SQL Server 2017 (compatibility 140) brought us many Intelligent Query Processing (IQP), formally known as Adaptive Query Processing, features that improve performance on workloads straight out of the box with no code changes to implement. One of those features introduced was Adaptive Joins. In this feature the join operator is dynamically determined at runtime by the optimizer, which defines a threshold number of rows and then chooses between a Nested Loop or Hash Match join operator. This operator switch can produce a better join and improve performance of your queries without you having to lift a finger.
Not all queries will qualify for this new feature. The feature only applies to SELECT statements that would have normally returned a Nested Loop or Hash Match, no other joins are apply. In addition, the query must be run in Batch mode (using a Columnstore Index in the query) or using the SQL Server 2019 Batch Mode on Rowstore feature. To find out more about the latter, I recently blogged about Batch Mode on Rowstore here.
Now let us understand the difference between the two different join operators the optimizer will choose from in the feature.
Hash Match– Creates a hash table (in memory) for required columns for each row then creates a hash for second table and finds matches on each row. It is very expensive and requires a lot of memory resources.
Nested Loop– It performs a search on the inner (smaller) table for each row of the outer (larger) table. Less expensive than a Hash Match and ideal for small row inputs, it is the fastest join operator that requires the least I/O with the fewest rows having to be compared.
For this feature a new operator was introduced to show us that an Adaptive Join was used, and the properties give us details on how it determined which join to use.
At runtime if the row count is smaller than the Adaptive Threshold of rows a Nested Loop will be chosen. If it is larger than the threshold it will choose a Hash Match, it is that simple. This can be great for workloads the fluctuate between small and large row inputs for the same query. Note the screen shot below. Using estimations, the plan would have returned a Hash Match but during actual executions it dynamically changed to Nested loop.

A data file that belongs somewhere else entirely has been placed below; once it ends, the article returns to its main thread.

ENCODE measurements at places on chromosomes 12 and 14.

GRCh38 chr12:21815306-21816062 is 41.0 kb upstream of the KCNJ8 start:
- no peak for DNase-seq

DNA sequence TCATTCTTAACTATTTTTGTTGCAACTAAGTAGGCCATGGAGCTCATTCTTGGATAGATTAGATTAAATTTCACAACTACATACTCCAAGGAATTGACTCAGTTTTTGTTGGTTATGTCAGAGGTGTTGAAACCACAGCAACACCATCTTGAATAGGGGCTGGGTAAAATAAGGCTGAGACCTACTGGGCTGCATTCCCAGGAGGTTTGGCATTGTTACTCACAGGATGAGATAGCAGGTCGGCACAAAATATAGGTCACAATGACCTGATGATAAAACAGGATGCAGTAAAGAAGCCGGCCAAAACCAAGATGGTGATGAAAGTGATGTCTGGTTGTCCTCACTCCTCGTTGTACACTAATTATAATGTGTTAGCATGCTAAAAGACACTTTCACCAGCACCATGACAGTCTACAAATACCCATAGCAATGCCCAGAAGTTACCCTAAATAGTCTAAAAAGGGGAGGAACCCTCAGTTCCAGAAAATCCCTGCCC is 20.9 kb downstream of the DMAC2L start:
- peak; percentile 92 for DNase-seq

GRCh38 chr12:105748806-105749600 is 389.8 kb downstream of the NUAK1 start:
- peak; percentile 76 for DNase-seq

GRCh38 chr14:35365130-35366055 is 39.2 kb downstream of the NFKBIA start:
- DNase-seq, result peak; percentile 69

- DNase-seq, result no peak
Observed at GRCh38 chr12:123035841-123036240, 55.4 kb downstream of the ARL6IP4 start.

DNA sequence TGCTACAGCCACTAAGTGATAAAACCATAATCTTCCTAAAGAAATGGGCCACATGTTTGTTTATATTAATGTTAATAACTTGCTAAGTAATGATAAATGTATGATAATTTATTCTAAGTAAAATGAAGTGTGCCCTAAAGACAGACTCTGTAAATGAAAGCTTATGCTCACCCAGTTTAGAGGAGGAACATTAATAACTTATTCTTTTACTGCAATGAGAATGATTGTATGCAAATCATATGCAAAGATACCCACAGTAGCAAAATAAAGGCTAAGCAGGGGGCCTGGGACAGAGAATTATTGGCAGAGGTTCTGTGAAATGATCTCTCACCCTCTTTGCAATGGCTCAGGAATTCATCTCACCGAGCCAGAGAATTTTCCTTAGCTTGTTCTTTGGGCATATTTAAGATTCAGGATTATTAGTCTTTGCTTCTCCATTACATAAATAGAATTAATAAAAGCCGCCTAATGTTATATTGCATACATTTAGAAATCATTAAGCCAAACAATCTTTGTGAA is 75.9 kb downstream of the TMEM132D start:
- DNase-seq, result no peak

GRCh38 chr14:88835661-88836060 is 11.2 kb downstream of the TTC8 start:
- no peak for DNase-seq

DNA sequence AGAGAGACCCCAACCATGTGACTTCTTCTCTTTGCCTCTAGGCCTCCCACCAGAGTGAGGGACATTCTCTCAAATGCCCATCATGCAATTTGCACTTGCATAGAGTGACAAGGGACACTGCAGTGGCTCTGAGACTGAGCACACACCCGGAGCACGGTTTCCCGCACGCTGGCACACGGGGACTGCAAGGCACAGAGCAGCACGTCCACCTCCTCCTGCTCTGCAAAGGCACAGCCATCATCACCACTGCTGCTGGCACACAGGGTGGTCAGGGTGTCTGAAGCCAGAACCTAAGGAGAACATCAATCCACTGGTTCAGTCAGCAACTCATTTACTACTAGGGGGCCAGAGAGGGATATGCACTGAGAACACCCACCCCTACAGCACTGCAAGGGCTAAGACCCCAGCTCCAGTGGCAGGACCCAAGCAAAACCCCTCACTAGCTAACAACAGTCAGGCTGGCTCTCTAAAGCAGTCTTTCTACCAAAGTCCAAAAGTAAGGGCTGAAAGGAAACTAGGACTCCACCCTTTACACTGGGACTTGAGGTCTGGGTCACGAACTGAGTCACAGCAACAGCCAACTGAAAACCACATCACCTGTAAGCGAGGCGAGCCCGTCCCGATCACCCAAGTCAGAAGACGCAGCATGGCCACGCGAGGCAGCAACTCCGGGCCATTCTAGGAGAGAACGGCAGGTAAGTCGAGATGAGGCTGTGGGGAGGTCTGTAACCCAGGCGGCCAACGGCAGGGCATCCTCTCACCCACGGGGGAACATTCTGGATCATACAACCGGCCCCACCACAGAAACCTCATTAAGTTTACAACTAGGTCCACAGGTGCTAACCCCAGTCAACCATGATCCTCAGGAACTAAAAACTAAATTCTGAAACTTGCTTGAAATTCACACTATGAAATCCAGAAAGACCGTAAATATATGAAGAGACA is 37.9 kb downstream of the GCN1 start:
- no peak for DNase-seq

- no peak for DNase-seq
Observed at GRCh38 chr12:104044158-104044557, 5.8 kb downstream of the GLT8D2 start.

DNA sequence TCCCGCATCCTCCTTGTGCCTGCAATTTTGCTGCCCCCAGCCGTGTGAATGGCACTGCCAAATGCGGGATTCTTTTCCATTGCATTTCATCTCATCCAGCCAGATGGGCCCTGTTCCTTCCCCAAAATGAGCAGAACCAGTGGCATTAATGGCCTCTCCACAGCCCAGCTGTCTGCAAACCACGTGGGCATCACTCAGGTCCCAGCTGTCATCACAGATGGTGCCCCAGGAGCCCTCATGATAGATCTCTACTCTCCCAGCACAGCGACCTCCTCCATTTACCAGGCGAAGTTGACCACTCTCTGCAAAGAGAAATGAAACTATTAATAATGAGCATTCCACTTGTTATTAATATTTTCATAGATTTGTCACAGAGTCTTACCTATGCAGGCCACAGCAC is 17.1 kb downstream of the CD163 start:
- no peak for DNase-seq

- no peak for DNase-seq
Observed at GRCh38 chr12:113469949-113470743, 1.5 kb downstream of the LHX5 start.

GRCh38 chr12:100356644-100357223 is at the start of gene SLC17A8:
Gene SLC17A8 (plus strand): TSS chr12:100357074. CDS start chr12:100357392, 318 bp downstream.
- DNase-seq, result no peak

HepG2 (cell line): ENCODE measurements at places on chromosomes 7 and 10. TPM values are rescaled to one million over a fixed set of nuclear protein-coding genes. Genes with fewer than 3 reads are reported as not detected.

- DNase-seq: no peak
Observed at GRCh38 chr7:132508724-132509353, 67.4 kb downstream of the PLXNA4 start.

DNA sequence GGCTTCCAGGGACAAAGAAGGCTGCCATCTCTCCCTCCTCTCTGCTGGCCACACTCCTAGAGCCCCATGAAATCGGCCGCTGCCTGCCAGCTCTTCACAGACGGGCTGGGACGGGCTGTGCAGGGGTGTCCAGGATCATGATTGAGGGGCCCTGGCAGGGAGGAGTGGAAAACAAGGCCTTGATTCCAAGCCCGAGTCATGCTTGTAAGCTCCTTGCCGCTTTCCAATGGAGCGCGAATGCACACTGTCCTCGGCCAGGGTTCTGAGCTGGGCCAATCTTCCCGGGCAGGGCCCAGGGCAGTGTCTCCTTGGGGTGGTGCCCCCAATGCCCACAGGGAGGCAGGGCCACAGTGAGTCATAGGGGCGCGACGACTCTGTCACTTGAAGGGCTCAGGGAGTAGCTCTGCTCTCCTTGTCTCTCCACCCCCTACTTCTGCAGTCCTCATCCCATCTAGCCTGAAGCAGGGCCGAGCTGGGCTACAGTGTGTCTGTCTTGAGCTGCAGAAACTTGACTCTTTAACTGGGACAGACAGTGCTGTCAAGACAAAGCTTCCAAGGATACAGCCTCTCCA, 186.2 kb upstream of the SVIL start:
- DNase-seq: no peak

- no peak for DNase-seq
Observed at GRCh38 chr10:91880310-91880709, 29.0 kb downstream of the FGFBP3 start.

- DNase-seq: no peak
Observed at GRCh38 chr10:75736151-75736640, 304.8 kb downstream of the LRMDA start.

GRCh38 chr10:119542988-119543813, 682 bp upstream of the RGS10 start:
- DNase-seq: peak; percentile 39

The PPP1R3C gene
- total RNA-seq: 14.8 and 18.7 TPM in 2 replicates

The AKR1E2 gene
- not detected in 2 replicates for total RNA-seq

The adaptive threshold rows is determined is based on operator cost. The optimizer will evaluate each operator cost using an algorithm for the join operation. Where that cost intersects (the row count tipping point) is what it uses to determine the threshold. Microsoft Docs gives us a good image of this.
Like with any SQL Server feature you have the ability to turn it off by disabling it if you find it is not providing any performance gains or is causing query regressions within your environments.
— SQL Server 2017
ALTER DATABASE SCOPED CONFIGURATION SET DISABLE_BATCH_MODE_ADAPTIVE_JOINS = ON;
— Azure SQL Database, SQL Server 2019 and higher
ALTER DATABASE SCOPED CONFIGURATION SET BATCH_MODE_ADAPTIVE_JOINS = OFF;
Intelligent Query Processing gives us many new “auto” fixes for our queries Adaptive Joins is one that has piqued my interest as a database administrator that loves performance tuning. Improper JOIN choices made by the optimizer can really hinder performance, which would likely require me to implement query hints or plan guides. I really like that SQL Server is now making automatic intelligent decision and fixing them for me on the fly without my intervention.